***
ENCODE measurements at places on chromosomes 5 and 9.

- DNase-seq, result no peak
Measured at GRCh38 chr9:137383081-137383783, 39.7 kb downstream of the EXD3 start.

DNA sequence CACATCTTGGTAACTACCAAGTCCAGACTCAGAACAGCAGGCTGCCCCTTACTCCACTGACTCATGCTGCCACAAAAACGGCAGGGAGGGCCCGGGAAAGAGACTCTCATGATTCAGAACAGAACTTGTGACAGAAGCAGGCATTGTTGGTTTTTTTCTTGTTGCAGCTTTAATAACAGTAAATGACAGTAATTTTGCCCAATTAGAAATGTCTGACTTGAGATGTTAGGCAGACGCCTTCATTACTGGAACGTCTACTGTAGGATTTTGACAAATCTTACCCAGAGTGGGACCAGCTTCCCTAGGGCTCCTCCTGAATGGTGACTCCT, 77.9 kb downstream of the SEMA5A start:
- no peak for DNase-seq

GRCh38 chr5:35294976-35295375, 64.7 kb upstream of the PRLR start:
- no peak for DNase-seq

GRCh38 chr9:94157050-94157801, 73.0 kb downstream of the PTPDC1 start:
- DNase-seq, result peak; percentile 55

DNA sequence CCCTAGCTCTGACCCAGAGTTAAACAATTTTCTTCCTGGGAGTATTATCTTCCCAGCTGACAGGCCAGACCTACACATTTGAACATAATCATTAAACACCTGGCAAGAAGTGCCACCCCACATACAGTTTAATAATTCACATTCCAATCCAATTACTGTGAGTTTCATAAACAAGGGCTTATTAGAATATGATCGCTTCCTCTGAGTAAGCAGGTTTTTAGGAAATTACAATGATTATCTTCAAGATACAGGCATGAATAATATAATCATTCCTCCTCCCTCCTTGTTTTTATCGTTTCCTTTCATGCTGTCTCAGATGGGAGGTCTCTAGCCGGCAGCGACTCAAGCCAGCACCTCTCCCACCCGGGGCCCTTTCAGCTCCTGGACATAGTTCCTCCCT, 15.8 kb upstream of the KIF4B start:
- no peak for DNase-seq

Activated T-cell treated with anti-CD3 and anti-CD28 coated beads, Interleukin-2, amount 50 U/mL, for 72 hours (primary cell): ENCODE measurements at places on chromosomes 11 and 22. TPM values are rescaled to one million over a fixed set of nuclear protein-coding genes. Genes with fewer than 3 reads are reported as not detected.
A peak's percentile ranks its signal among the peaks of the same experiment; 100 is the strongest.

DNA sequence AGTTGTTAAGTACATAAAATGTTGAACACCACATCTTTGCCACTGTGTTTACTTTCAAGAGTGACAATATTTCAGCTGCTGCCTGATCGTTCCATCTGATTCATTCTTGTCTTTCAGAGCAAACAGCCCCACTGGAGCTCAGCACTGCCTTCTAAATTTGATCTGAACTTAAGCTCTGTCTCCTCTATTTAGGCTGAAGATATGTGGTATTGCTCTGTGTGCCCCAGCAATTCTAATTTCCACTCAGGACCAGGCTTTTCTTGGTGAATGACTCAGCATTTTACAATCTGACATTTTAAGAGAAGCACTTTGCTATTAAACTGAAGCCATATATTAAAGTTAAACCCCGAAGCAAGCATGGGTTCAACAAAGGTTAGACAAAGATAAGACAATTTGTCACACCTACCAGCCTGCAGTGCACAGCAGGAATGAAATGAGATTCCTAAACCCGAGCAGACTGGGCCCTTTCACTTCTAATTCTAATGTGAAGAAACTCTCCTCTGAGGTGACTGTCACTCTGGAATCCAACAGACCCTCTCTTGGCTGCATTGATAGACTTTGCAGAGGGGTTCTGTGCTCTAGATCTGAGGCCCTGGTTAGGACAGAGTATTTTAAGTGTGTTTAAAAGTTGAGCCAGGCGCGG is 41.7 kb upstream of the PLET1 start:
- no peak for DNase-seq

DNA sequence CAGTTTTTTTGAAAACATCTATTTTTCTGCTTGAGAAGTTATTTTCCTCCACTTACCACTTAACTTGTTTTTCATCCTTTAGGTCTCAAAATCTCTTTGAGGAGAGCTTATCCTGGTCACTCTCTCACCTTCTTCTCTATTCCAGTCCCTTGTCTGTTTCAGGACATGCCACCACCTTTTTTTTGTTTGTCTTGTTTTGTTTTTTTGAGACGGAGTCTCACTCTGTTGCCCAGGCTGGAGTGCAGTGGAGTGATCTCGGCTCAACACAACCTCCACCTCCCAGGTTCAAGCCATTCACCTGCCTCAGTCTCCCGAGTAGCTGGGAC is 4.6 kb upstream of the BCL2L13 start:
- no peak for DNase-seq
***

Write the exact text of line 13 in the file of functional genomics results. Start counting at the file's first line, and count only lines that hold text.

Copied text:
A peak's percentile ranks its signal among the peaks of the same experiment; 100 is the strongest.